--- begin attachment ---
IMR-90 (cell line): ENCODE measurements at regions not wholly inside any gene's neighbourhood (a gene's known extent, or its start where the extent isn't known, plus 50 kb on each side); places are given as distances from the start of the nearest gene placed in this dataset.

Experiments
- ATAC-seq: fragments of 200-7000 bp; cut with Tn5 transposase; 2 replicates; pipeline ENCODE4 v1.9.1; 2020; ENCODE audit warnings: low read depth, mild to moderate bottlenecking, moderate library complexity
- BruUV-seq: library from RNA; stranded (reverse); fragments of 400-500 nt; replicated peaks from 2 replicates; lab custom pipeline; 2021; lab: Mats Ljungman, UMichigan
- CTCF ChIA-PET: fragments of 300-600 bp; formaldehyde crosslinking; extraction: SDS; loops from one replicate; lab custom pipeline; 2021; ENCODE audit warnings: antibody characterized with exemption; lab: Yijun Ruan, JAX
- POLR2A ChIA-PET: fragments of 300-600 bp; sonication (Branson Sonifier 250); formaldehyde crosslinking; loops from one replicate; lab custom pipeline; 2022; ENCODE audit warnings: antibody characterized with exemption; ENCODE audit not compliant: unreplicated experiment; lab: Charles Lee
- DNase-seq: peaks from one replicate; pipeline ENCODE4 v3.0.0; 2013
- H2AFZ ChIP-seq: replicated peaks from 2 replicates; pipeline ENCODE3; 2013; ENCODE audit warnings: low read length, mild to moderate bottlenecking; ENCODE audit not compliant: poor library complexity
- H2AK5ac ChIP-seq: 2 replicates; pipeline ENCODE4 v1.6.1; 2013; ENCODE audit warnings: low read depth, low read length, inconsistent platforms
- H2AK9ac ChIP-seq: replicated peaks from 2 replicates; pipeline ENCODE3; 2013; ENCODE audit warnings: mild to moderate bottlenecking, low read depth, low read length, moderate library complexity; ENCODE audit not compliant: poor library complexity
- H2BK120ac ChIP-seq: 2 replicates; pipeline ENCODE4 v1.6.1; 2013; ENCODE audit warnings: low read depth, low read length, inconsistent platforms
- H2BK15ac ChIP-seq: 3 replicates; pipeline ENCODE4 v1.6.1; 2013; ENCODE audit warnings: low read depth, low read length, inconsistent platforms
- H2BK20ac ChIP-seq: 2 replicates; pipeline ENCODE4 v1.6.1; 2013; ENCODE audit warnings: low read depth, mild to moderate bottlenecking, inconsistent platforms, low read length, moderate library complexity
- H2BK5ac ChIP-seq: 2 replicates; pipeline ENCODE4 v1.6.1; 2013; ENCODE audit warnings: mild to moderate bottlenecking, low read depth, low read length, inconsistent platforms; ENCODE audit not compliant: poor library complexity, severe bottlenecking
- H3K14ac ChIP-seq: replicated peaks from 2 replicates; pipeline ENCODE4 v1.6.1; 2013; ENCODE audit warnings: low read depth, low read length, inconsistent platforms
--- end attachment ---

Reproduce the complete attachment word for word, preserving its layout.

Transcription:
IMR-90 (cell line): ENCODE measurements at regions not wholly inside any gene's neighbourhood (a gene's known extent, or its start where the extent isn't known, plus 50 kb on each side); places are given as distances from the start of the nearest gene placed in this dataset.

Experiments
- ATAC-seq: fragments of 200-7000 bp; cut with Tn5 transposase; 2 replicates; pipeline ENCODE4 v1.9.1; 2020; ENCODE audit warnings: low read depth, mild to moderate bottlenecking, moderate library complexity
- BruUV-seq: library from RNA; stranded (reverse); fragments of 400-500 nt; replicated peaks from 2 replicates; lab custom pipeline; 2021; lab: Mats Ljungman, UMichigan
- CTCF ChIA-PET: fragments of 300-600 bp; formaldehyde crosslinking; extraction: SDS; loops from one replicate; lab custom pipeline; 2021; ENCODE audit warnings: antibody characterized with exemption; lab: Yijun Ruan, JAX
- POLR2A ChIA-PET: fragments of 300-600 bp; sonication (Branson Sonifier 250); formaldehyde crosslinking; loops from one replicate; lab custom pipeline; 2022; ENCODE audit warnings: antibody characterized with exemption; ENCODE audit not compliant: unreplicated experiment; lab: Charles Lee
- DNase-seq: peaks from one replicate; pipeline ENCODE4 v3.0.0; 2013
- H2AFZ ChIP-seq: replicated peaks from 2 replicates; pipeline ENCODE3; 2013; ENCODE audit warnings: low read length, mild to moderate bottlenecking; ENCODE audit not compliant: poor library complexity
- H2AK5ac ChIP-seq: 2 replicates; pipeline ENCODE4 v1.6.1; 2013; ENCODE audit warnings: low read depth, low read length, inconsistent platforms
- H2AK9ac ChIP-seq: replicated peaks from 2 replicates; pipeline ENCODE3; 2013; ENCODE audit warnings: mild to moderate bottlenecking, low read depth, low read length, moderate library complexity; ENCODE audit not compliant: poor library complexity
- H2BK120ac ChIP-seq: 2 replicates; pipeline ENCODE4 v1.6.1; 2013; ENCODE audit warnings: low read depth, low read length, inconsistent platforms
- H2BK15ac ChIP-seq: 3 replicates; pipeline ENCODE4 v1.6.1; 2013; ENCODE audit warnings: low read depth, low read length, inconsistent platforms
- H2BK20ac ChIP-seq: 2 replicates; pipeline ENCODE4 v1.6.1; 2013; ENCODE audit warnings: low read depth, mild to moderate bottlenecking, inconsistent platforms, low read length, moderate library complexity
- H2BK5ac ChIP-seq: 2 replicates; pipeline ENCODE4 v1.6.1; 2013; ENCODE audit warnings: mild to moderate bottlenecking, low read depth, low read length, inconsistent platforms; ENCODE audit not compliant: poor library complexity, severe bottlenecking
- H3K14ac ChIP-seq: replicated peaks from 2 replicates; pipeline ENCODE4 v1.6.1; 2013; ENCODE audit warnings: low read depth, low read length, inconsistent platforms